Black Bean may have a fraction of the budget of the DiRT games, but it may surprise you to discover that this plucky (albeit officially licensed) upstart actually does some things better than Codies' off-road behemoth.
The career mode for example, which saw us build Team Dirtbag from a humble one-car operation into a fully fledged motorsport team complete with R&D and a PR squad, is remarkably involving.
Your first season's schedule is fixed, but beyond that you choose a calendar from a selection of race programmes, tinker with staffing and are rewarded with a variety of unlockables as you go. Exactly the kind of coherency between races we're looking for in a racing game. WRC 2's also got the tracks to support a career mode of this complexity without too much repetition.
Many of the routes are lightly polished versions of the ones from last year's game - but with 90 configurations of corners and straights, unless you absolutely hammered the previous version, there's no way you'll remember all of the old ones.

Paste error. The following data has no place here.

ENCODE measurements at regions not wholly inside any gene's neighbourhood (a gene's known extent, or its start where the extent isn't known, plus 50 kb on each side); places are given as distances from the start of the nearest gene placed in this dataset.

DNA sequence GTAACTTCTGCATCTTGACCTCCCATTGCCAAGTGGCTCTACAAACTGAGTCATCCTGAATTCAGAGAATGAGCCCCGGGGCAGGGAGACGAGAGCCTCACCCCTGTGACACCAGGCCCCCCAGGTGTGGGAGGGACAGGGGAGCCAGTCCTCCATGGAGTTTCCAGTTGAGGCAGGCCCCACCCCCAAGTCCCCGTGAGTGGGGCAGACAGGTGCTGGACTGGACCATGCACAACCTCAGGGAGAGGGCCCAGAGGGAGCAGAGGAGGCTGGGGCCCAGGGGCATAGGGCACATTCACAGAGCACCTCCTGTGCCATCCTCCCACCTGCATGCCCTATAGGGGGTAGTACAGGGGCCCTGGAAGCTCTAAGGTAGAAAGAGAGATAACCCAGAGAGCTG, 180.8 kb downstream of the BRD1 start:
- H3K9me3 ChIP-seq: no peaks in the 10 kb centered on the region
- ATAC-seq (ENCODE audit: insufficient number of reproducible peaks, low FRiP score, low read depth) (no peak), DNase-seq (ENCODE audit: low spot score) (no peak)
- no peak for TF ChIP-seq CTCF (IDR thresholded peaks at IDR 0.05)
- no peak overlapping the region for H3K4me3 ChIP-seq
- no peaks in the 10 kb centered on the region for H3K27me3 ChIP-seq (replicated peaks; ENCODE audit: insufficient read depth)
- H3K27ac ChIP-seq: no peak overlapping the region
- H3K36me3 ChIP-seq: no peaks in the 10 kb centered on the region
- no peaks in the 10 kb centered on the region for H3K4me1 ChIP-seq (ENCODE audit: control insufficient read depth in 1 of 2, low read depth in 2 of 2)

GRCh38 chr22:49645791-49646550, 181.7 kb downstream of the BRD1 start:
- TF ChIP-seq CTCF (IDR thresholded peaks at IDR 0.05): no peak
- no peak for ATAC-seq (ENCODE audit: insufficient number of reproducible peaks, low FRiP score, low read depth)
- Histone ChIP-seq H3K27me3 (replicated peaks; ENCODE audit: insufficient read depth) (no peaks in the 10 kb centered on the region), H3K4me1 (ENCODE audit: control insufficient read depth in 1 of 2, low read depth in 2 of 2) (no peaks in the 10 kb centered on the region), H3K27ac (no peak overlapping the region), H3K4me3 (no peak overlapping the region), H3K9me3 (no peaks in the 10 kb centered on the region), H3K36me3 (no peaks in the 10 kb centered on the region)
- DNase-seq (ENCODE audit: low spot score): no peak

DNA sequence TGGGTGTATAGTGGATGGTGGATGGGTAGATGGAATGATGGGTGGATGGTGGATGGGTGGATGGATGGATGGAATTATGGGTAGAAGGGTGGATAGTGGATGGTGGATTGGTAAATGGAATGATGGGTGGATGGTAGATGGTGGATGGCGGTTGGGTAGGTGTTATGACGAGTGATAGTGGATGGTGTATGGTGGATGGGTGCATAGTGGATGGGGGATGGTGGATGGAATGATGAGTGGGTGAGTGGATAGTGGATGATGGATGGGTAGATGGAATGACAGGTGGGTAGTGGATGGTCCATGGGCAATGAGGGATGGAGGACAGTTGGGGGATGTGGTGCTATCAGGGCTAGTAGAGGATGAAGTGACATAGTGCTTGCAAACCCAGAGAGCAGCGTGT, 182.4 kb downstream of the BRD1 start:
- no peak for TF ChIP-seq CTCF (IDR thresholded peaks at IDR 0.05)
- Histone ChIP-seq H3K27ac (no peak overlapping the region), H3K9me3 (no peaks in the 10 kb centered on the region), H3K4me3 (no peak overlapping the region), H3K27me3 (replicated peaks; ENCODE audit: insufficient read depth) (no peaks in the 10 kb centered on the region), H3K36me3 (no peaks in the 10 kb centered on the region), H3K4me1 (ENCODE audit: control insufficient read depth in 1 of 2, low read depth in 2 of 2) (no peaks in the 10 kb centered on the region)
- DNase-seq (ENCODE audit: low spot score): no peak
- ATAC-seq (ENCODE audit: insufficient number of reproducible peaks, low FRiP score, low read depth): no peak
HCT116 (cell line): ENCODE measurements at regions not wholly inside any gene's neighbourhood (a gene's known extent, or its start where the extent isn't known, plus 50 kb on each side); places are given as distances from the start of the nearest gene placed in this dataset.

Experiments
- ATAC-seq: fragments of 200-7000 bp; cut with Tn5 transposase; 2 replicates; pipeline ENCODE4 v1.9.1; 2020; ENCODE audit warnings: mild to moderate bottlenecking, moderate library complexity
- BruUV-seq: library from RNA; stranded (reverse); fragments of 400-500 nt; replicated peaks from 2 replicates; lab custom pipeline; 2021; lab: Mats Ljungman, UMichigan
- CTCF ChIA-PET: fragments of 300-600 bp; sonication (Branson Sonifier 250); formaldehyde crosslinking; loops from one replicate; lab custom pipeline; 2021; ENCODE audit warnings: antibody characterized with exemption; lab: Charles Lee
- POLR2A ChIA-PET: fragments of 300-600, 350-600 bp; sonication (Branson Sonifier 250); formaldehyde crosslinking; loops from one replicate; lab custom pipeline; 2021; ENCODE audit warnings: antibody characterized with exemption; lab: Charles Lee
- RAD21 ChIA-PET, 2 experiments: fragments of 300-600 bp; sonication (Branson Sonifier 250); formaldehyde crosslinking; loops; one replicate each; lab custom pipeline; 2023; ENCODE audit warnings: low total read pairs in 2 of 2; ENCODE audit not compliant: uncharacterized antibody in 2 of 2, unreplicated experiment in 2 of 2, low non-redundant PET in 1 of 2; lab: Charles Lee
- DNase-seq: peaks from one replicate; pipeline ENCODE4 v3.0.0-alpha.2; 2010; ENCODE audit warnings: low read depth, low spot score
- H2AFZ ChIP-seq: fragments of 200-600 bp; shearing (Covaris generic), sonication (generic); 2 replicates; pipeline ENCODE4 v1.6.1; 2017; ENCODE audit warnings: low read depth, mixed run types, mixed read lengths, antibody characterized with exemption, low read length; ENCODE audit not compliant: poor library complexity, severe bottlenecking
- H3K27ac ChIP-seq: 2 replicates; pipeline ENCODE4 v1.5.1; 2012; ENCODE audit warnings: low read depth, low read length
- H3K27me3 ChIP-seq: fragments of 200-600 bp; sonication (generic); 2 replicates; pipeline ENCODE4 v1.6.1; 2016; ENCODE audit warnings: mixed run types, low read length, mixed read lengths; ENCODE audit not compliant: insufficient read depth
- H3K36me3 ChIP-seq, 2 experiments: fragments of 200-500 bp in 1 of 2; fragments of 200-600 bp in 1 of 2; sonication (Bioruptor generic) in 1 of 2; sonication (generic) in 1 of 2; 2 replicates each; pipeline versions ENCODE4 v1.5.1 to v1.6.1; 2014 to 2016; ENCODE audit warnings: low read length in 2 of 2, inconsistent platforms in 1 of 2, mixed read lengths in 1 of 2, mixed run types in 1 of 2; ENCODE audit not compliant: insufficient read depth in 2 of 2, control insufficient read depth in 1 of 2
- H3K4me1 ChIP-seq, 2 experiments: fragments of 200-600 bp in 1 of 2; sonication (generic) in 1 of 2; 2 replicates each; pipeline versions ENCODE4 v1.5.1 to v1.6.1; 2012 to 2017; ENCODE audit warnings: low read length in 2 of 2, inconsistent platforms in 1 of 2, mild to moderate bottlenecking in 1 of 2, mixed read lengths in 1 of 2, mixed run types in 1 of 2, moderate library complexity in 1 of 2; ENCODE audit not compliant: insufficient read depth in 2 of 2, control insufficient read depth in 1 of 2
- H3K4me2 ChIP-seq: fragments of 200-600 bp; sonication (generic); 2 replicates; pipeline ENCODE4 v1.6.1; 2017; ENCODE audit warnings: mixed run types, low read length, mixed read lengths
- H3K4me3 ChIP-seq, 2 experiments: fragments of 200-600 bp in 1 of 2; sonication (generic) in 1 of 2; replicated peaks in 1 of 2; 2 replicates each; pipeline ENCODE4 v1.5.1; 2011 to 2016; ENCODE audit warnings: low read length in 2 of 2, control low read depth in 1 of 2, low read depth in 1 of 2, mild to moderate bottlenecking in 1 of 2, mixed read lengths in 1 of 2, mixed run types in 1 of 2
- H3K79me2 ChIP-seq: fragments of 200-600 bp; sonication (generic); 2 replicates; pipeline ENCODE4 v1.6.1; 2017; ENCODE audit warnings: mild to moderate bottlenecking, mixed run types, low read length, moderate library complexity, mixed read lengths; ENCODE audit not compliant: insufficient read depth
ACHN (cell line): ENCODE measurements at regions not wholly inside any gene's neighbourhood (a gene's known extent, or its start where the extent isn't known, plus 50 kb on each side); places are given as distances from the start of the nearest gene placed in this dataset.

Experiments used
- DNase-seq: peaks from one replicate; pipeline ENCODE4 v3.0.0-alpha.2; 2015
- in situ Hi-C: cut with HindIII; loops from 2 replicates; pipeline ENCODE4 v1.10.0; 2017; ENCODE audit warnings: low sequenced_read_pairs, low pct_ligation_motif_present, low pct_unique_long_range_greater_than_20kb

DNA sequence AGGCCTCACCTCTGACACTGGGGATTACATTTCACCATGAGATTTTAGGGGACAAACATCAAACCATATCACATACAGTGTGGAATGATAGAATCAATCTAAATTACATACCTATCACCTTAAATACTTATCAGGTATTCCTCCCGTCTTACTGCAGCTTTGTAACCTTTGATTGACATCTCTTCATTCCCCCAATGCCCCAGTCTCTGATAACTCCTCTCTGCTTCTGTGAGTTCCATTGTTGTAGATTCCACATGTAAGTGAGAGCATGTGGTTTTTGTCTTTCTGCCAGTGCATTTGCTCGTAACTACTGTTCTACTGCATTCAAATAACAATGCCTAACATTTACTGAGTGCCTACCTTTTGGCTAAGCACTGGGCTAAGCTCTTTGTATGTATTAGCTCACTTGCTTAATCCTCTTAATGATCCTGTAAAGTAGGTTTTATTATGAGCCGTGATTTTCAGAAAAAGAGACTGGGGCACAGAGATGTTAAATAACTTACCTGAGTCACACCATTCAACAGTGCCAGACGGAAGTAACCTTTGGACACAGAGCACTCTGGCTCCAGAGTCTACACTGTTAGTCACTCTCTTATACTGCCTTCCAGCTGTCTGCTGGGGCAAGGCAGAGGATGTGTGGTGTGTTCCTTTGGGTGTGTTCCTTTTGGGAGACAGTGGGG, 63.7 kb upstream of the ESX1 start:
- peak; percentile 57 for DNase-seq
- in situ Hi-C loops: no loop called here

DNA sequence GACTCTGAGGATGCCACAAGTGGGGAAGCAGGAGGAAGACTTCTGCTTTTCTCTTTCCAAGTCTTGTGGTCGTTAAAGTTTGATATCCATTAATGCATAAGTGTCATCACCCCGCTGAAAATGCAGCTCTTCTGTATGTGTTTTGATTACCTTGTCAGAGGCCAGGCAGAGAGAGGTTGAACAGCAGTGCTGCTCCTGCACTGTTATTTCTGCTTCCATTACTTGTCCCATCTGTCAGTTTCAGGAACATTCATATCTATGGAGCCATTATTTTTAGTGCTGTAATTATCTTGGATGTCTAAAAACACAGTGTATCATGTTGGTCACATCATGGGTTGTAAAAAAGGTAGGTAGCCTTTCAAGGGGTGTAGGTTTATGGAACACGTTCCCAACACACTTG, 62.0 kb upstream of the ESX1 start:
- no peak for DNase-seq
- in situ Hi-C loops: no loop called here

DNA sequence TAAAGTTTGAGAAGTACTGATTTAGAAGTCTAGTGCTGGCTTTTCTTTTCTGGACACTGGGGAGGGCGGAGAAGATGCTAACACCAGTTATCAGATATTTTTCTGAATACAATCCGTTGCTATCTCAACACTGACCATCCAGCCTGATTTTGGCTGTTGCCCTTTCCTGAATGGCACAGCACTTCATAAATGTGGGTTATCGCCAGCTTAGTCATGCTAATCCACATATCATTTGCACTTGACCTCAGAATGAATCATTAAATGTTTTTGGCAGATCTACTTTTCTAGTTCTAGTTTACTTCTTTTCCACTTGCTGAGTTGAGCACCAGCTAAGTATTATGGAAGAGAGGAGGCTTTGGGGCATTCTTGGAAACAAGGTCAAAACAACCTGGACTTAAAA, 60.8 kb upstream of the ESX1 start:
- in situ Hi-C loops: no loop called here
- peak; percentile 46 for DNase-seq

Besides, there are enough new rallies, including an incongruous urban blast through central Berlin, plus five new head-to-head super special stages. The sins of the father aren't entirely erased, though. The co-driver is less of a pain, but there are still too many late calls - don't tell us to slow down, tell us the number of the corner first and we'll decide whether we need to slow down or not.
Similarly, while there are l improvements visually, it'd be a Pinocchio-calibre stretch to call it a pretty game. That Berlin location? The graphics engine just isn't good enough to do it justice.
But whether you're haring along some cliffside road, desperately trying to keep yourself from sailing to a painful death, or just fiddling with your sponsor challenges for maximum return, WRC 2 is an involving and rewarding racer. It's still not as great as the DiRT games, but it's not as far off as you might think.
Surprisingly solid quick and dirty fun